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bob7947

GAO's Sanction Against Latvian Connection and Its Principal

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In the past, GAO has imposed sanctions on a protester's representative.  See GAO Sanctions, COFC, Rule 11: Signing of Pleadings, Motions, and Other Papers; Representations to Court; Sanctions.  

You can also look at 4 CFR 21.4: Protective Orders where GAO's Bid Protest regulations authorize sanctions against a protester's representative.  Under that rule, GAO can go as far as dismissing the protest.  GAO, in its Latvian Connection decision, points to PWC Logistics.  In that decision, it said:

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We recognize that dismissal is a severe sanction, and that it should be employed only in the rarest of cases. Indeed, we are acutely aware, and it weighs against the dismissal, of the general public policy favoring a decision on the merits. 

 GAO also points to a Supreme Court decision to support its inherent right to impose sanctions.   

I haven't done any research but is it fair to place a firm and its principal in protest jail for 1 year or is it an abuse of discretion on GAO's part?

I think it might make an interesting paper for someone.

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"Is it fair...?" You must be kidding to even ask that question, considering a  particular firm's and its principal's apparent "vexatious" conduct and abuse of the protest process, according to the GAO:

http://www.gao.gov/products/D14354#mt=e-report

see also: 

http://www.wifcon.com/discussion/index.php?/blogs/entry/3197-150-protests-and-counting-gao-suspends-“frequent-protester”/

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Joel:

My use of "fair" may have been a poor choice of a word but I am wondering if GAO's sanction can survive a court's scrutiny.  Read the decisions and opinions by GAO and the COFC in the cases from the two places I provided.  What is GAO's basis for a 1-year sentence?  Gut-feel?  Where is it in CICA or GAO's issued regulations?  Read 4 CFR 21.4.  Why is GAO so weak-kneed there and so tough now?

Think about it. 

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"Fair"? You bet it's fair to have an inherent right to fight to maintain the integrity of the system. 

I'm not a lawyer but it was always fun watching a certain Judge in the TV series "The Good Wife" blasting and sanctioning the lawyers for their various legal antics. 

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3 hours ago, bob7947 said:

Joel:

My use of "fair" may have been a poor choice of a word but I am wondering if GAO's sanction can survive a court's scrutiny.

Think about it. 

The matter would have to be pursued in U.S. district court, and I, too, question whether the GAO's action would withstand scrutiny. I think they have exceeded their powers under the statute.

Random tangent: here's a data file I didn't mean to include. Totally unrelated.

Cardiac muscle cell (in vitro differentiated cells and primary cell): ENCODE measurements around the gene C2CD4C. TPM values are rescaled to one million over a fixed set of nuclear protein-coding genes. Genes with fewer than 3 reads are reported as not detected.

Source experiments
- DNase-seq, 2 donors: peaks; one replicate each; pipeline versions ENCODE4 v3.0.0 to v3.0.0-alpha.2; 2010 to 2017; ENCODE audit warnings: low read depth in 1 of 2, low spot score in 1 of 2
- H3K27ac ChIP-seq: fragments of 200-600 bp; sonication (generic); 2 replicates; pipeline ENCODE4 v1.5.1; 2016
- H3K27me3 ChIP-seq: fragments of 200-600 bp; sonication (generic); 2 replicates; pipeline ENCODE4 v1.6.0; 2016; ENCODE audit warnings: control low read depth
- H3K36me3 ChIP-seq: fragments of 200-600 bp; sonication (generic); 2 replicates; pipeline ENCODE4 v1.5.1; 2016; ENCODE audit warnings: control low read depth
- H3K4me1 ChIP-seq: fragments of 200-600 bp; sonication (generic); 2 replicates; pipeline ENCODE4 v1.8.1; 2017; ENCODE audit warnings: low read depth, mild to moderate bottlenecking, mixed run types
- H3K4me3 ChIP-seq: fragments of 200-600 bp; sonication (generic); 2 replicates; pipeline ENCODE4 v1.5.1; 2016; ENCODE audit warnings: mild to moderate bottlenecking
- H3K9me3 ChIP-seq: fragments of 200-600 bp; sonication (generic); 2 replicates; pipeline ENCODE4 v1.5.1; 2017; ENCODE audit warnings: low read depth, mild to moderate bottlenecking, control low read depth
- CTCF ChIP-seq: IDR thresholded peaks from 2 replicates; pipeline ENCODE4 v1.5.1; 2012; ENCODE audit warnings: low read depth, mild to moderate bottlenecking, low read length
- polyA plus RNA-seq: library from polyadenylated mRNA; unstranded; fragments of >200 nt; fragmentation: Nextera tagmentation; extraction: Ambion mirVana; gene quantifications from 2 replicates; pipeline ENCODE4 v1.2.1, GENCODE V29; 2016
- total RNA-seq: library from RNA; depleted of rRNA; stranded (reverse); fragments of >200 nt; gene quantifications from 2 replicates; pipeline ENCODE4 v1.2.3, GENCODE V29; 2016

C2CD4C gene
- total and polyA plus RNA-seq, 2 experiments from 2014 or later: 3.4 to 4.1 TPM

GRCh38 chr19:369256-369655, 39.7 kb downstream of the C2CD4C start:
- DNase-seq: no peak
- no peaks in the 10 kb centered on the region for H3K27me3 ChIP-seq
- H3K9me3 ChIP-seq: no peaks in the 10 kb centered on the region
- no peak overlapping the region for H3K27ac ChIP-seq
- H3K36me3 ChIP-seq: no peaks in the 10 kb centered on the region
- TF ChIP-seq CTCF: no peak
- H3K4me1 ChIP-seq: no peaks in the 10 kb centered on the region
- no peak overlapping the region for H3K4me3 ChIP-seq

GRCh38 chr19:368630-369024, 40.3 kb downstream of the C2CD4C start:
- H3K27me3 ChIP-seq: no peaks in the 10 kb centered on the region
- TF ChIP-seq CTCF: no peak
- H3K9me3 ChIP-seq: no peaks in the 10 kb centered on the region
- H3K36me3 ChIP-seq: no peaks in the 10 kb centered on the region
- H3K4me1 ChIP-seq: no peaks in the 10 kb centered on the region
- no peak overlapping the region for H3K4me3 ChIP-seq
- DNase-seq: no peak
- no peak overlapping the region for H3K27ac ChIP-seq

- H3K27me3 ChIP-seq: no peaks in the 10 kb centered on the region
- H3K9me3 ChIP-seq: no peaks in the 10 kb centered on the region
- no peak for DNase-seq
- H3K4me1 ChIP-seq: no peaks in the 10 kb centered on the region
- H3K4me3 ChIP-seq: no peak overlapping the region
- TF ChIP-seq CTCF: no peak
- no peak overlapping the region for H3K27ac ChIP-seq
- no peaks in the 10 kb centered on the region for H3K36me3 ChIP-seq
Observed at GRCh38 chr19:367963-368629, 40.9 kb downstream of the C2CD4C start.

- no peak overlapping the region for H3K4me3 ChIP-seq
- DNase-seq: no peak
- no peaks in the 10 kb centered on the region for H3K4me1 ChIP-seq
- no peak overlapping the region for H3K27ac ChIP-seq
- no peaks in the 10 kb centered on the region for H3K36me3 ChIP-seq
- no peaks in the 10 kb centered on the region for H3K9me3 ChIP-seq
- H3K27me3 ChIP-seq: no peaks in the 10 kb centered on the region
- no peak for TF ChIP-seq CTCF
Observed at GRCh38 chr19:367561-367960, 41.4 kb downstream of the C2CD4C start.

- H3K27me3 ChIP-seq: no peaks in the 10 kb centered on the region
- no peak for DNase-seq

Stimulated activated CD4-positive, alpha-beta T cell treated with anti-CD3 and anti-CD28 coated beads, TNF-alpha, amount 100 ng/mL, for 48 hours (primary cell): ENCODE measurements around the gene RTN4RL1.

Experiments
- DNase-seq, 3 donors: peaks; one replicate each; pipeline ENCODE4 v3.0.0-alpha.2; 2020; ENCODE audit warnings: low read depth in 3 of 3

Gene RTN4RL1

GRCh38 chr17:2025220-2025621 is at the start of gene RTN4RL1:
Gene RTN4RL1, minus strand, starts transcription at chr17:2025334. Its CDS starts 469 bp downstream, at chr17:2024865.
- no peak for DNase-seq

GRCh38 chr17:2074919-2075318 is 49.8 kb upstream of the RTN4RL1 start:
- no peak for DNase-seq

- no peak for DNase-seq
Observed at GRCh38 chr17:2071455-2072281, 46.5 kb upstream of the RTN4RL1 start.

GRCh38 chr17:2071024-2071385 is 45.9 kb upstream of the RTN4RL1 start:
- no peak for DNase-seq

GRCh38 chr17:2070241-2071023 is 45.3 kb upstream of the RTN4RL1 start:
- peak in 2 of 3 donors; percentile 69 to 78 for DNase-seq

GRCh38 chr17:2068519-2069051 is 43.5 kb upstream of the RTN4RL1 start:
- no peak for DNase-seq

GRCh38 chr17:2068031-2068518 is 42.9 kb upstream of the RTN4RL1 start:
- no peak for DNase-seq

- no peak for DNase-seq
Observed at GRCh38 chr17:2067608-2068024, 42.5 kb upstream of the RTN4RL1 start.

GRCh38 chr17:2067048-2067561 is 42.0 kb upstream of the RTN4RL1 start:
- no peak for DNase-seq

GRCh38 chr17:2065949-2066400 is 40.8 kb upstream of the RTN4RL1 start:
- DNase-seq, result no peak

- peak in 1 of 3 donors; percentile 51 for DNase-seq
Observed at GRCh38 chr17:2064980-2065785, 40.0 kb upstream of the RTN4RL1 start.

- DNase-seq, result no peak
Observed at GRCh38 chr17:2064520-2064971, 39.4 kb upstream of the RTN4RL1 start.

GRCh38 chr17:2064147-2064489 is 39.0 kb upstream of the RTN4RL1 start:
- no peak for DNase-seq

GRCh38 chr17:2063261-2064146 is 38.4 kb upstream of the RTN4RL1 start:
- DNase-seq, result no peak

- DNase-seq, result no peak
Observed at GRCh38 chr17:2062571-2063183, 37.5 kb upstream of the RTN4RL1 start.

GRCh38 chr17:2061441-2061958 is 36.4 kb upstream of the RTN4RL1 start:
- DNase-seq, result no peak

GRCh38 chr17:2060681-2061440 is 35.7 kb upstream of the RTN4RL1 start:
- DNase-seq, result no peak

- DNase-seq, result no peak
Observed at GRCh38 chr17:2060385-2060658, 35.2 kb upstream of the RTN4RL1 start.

Given the company's general disposition, I think we'll find out in due time.

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The issue here is whether GAO has a legal basis to put a protester in a penalty box for an arbitrary period of time thereby depriving it of the right to protest a federal procurement. I don't think that they have that right.  As Steven Koprince points out in his latest blog entry, the penalized protester has had protests sustained by GAO. So, GAO has decided that for a period of 1 year, it would not even hear a valid protest it would sustain.  

If we do a find search on GAO's decision for the word frivolous, we won't find that word.  Do you wonder why?   One thing about precedent attorneys is that they have good memories.  In this case, it doesn't take much of a memory--even for GAO.  Let's go back to 2009 and read something GAO called:

Report to Congress on Bid Protests Involving Defense Procurements

Congress asked GAO about frivolous protests then and the value of handing out penalties.  Of course, at that time GAO was probably more interested in protecting its turf more than anything else.  Here is what GAO said about frivolous protests:

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GAO's regulations and procedures currently provide GAO the ability to promptly close protests that do not merit further development. GAO does not need to determine that a protest is "frivolous" to promptly close it, and, in our view, making such a determination could add substantial costs to the protest process and have the unintended consequence of discouraging participation in federal contracting and, in turn, limiting competition.

GAO has enough reasons at 4 CFR 21.5 to close protests promptly and they do.  If they need more reasons, they can add them until hell freezes over..

What did GAO tell Congress about penalties against protesters in that report: